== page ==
Extracting coffee is the most important and least understood aspect of coffee brewing.
Because it decides everything - flavor, state, acidity and aroma. However, most coffee lovers really have no idea what coffee extraction means, sacrificing the quality of the coffee.
We must first understand the principle of coffee extraction:
Coffee brewing is the process of mixing ground coffee and water, and the water pushes out the moisture from the acids, oils, and other items in the ground coffee.
It sounds like magic, but it's not, it's not magic, it's not incomprehensible science, it's just sucking water out of the coffee beans, it dissolves and disperses something, and turns the water into liquid coffee.
Some substances, like acids and sugars, are quickly extracted and dissolved, but others, such as oils and solid particles, take longer, and bitter substances take longer to come out.
A well-balanced extract with rich flavors, wonderful aromas, a rounded flavor profile with balanced acidity, crispness, and even bitterness.
Let's check the 3 signs of coffee overextraction:
1. Overcome Bitterness
In fact, bitterness is a misunderstanding of taste.
The best coffees in the world can still have a bit of bitterness, usually in the form of dark chocolate, spice or wood. These understated flavors round out the coffee flavor, balance out the more prominent acids, and are generally welcome in a full cup.
However, some coffees have some incomprehensible bitterness that doesn't add depth or complexity to other flavors, but rather dulls the coffee. In fact, this bitterness is caused by the over-extraction of some bitter chemicals from the coffee grounds.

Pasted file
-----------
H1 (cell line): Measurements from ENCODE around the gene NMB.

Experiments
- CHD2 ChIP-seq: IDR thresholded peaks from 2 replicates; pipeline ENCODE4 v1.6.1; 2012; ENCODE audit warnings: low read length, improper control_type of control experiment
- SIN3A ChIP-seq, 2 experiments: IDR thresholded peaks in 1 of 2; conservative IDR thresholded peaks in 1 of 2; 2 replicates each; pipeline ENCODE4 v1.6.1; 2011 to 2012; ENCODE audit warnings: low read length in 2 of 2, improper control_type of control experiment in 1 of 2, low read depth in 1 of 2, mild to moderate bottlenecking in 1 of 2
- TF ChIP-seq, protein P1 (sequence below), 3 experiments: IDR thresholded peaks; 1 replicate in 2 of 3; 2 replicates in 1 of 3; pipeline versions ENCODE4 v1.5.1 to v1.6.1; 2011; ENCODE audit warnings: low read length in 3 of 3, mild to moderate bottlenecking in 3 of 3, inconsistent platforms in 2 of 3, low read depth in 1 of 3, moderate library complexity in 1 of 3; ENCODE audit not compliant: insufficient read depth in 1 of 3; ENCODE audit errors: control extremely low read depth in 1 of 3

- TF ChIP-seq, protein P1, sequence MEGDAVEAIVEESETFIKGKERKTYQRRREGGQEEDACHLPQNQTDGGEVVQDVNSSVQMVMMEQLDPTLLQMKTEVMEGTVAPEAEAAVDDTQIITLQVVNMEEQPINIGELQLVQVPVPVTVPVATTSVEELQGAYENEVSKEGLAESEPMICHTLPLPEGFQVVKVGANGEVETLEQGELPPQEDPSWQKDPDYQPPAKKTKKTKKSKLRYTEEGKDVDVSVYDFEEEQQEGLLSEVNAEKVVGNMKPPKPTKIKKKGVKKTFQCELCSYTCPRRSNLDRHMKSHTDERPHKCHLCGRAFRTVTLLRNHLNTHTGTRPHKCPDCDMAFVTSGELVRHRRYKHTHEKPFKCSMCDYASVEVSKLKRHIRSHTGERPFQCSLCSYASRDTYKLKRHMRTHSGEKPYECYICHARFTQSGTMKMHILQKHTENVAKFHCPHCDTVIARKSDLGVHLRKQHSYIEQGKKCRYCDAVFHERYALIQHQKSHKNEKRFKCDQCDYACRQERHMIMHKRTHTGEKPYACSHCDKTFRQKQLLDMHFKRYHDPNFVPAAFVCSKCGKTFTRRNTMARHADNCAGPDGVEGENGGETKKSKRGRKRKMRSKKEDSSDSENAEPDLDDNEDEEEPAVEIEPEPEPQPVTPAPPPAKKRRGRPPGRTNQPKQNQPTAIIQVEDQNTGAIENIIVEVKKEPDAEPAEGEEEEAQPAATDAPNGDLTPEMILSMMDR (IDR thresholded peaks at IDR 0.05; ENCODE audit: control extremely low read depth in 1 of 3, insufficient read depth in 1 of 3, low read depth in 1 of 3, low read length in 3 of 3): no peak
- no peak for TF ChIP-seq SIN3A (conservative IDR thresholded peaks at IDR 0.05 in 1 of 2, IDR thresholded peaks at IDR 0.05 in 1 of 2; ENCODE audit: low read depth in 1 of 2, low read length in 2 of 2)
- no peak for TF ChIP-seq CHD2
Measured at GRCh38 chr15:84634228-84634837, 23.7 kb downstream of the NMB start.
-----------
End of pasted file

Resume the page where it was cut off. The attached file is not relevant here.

2. Tasteless and emptiness
Sometimes, over-extracting bitterness doesn't just overshadow other flavors a little, but it can kill other flavors completely, leaving your coffee lifeless, dull, and boring.
Think back if you've ever had your imaginary gourmet coffee, only to find it was particularly dull and tasteless, when in fact, as long as it wasn't an old bean, it was over-extracted.
Under-extracted coffee can also have a thin, dull taste, but that's another story. In this case, there is a strong sour taste because other balanced flavors have not yet been pulled from the coffee grounds.
3. Dry sandpaper taste
Have you ever tasted coffee that makes your tongue feel dry and itchy? Have you ever thought that coffee can completely absorb the moisture in your mouth? In fact, this is the so-called astringency.
The same thing happens when drinking black tea or dry wine, but in coffee it's a classic sign of overextraction. This feeling is usually caused by the traces of polyphenols commonly found in a variety of plants.
These chemicals create a bitter taste and bind to your salivary proteins, absorbing your tongue's natural lubricants and giving it a dry feel.